A boat tours company has been fined £12,000 following a crash that left a woman with life-changing injuries.
The 45-year-old passenger had to be put into an induced coma after she was crushed between two rigid hull inflatable boats (RHIBs) when they collided on the Firth of Forth during a high-speed manoeuvre.
The woman, who was travelling with her husband and two young children, suffered two broken collar bones, five broken ribs, a punctured lung, and lacerations and bruising to her back and torso.
The internal injuries she sustained also resulted in permanent damage to her eyesight, according to a Marine Accident Investigation Branch (MAIB) report.
The incident happened on July 19, 2016, between Anstruther and the Isle of May.
The sister vessels, Osprey and Osprey II, had attempted to carry out a synchronised “power turn” manoeuvre, but instead collided.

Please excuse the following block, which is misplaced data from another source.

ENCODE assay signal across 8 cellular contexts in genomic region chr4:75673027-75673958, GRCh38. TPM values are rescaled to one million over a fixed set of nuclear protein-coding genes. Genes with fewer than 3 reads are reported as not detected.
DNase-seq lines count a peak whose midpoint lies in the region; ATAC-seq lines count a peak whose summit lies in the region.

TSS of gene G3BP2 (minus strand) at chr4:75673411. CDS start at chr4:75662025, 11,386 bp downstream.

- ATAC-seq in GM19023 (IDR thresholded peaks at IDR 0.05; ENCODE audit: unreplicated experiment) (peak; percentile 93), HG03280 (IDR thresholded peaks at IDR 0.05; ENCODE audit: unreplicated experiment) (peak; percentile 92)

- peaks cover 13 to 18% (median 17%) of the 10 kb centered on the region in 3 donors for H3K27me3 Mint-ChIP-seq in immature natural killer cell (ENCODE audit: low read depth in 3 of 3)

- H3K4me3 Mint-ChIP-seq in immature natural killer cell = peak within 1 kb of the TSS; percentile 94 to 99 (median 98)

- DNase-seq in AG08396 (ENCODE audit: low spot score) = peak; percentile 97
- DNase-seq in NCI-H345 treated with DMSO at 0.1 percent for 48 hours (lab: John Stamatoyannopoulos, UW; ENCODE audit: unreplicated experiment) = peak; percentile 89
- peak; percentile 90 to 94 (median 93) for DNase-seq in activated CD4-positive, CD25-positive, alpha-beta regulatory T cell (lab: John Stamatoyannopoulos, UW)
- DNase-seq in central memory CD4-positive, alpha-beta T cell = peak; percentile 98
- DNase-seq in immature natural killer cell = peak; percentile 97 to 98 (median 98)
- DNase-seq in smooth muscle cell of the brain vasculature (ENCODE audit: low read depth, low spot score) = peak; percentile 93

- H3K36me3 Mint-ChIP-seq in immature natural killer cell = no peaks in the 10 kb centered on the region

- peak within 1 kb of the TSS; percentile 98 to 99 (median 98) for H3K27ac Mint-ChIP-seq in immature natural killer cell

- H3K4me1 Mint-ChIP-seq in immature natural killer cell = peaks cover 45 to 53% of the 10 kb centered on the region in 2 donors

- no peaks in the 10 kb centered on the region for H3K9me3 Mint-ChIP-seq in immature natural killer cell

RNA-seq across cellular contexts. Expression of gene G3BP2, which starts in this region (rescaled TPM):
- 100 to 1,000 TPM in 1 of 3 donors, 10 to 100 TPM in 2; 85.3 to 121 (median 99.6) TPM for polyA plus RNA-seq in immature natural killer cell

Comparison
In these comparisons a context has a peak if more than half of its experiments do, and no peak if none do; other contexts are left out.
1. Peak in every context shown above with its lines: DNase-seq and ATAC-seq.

The woman, who was seated on an inflatable tube on Osprey II, was crushed between the boat’s helm and Osprey’s bow.
The Maritime and Coastguard Agency (MCA) issued a number of recommendations after an investigation into the incident identified failings in risk assessment, safety briefings and passage planning as factors in the collision.
Owner and operator Isle of May Boat Trips Ltd immediately took the step of banning passengers and crew from sitting on the inflatable tubes.
At Dundee Sheriff Court on Wednesday, Isle of May Boat Trips Ltd pleaded guilty to breaching section 100 of the Merchant Shipping Act 1995, relating to the unsafe operation of a vessel and was fined £12,000.
Following the court case, Neil Cunningham, head of the regulatory compliance investigations team at the MCA, said: “This collision was avoidable and sadly led to a passenger suffering life-changing injuries.
“Owners and operators of vessels intending to include an exhilarating element to their trips are reminded to follow the available advice and guidance at all times, such as can be found in the High Speed Passenger Vessel (HSPV) Voluntary Code of Practice.”